SEC Approves Four-Part Rules Package

On June 5, 2019, the Securities and Exchange Commission (SEC) approved a four-part investment advice reform package containing new rules that govern conduct, forms, and interpretations for investment advisers and broker-dealers.


The focus of this package pertains mainly to the relationship between financial professionals and their clients.

The four parts are as follows:

  • Regulation Best Interest
  • Form CRS Relationship Summary
  • Written guidance  the fiduciary duty that governs advisers
  • An interpretation of the “solely incidental” condition of the broker-dealer exclusion that allows brokers to avoid registering as advisers

The package represents one of the most influential changes of policy in recent years, significantly affecting the adviser/broker-dealer landscape as a whole.

Read the official SEC press release here.

Regulation Best Interest

Under Regulation Best Interest, the broker-dealer standard of conduct will be extended beyond existing suitability obligations due to more broker-dealers offering financial advice, in addition to their traditional role of simply executing transactions.

Broker-dealers will be required to act in the best interest of a retail customer and may not put their own financial interests before the interests of retail customers, particularly when:

  • Recommending any securities transaction
  • Suggesting any investment strategy involving securities

Regulation Best Interest focuses heavily on the requirement for broker-dealers to adopt policies and procedures sufficiently designed to identify any potential or actual conflicts of interest and financial incentives the firm may have, and to provide proper disclosure in the event such a conflict is discovered.

Form CRS Relationship Summary

The SEC will require both advisers and broker-dealers  to provide a brief relationship summary to retail investors upon entering into a relationship.

The summary will provide retail customers with easy-to-understand information regarding the nature of their relationship with their financial professional, helping the customer grasp the differences between investment advisers and broker-dealers.

Specifically, the relationship summary is to inform retail investors of the following:

  • The types of client and customer relationships and services the firm offers
  • The fees, costs, conflicts of interest, and required standard of conduct associated with those relationships and services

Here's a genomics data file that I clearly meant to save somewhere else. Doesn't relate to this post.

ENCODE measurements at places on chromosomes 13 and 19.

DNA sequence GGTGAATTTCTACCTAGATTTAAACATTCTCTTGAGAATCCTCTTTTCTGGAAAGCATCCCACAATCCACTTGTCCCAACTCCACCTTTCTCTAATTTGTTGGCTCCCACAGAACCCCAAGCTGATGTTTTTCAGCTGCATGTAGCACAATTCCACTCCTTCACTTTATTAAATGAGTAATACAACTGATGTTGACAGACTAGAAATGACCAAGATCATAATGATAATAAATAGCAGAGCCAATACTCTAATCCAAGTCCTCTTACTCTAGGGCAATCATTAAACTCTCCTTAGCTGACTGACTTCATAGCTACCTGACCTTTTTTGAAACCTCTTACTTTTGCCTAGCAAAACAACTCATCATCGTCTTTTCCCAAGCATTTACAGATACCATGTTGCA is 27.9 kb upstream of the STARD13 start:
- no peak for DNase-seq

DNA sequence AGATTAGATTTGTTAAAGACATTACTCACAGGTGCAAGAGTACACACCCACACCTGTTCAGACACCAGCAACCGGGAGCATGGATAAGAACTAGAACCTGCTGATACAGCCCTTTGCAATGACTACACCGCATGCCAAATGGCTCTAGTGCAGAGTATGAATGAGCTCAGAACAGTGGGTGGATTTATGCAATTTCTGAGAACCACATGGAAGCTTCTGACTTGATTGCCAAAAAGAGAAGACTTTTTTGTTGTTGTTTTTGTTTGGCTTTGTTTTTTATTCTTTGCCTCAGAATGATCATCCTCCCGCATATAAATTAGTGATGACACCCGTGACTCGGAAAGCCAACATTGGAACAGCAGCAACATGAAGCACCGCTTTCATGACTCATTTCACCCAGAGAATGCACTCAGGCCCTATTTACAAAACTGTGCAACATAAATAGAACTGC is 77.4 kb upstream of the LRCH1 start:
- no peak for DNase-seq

• Whether the firm and its financial professionals currently have reportable legal or disciplinary history
  • How to obtain additional information about the firm

The relationship summary will include a link to, the SEC investor education website, which will provide educational information to investors about investment advisers, broker-dealers, and individual financial professionals, as well as other supporting materials.

Clarification of Fiduciary Duty

The SEC has reaffirmed and clarified the fiduciary duty that investment advisers owe to their clients, which is defined by Section 206 of the Advisers Act.

Specific clarification points  include:

  • Making clear the differences between retail clients and institutional clients
  • Providing more specific guidance on disclosures regarding conflicts of interest
  • Reaffirming that an adviser is not obliged to allocate investment opportunities among clients on a pro rata basis, though full and fair disclosure must be provided in such an event

Investment advisers should continue to review their disclosures, especially concerning conflicts of interest, in order to determine whether further explanation should be provided to remain consistent with the spirit of the amended rule.

This clarification of fiduciary duty perhaps could be best summed up as the firm’s duty to ensure that it conducts itself properly as a fiduciary, acting in the best interests of their clients with policies and procedures in place to maintain such duty at all times, and providing clients with transparent disclosures.

An Interpretation of the “Solely Incidental” Exclusion

The SEC’s interpretation of the “solely incidental” broker-dealer exclusion is intended to clarify when a broker-dealer’s performance of advisory activities renders it an investment adviser as defined by the Advisers Act.

The interpretation illustrates the application in practice in connection with exercising investment discretion over customer accounts and account monitoring.

Further information regarding this clarification is available here.

Assistance Available

Regulation Best Interest and Form CRS will become effective 60 days after they are published in the Federal Register. Firms are required to bring their business practices into compliance with the new requirements no later than June 30, 2020.

The two interpretations of the Advisers Act will become effective immediately upon publication in the Federal Register.

The need to firmly grasp the content and spirit of these changes should not be taken lightly by anyone whose business operations fall within their scope.

Should your firm have questions, need further clarification, or require assistance in constructing the required disclosures or applicable policies and procedures pertaining to the new SEC rules package, the consultants at Core Compliance can help.

Contact us today for assistance.

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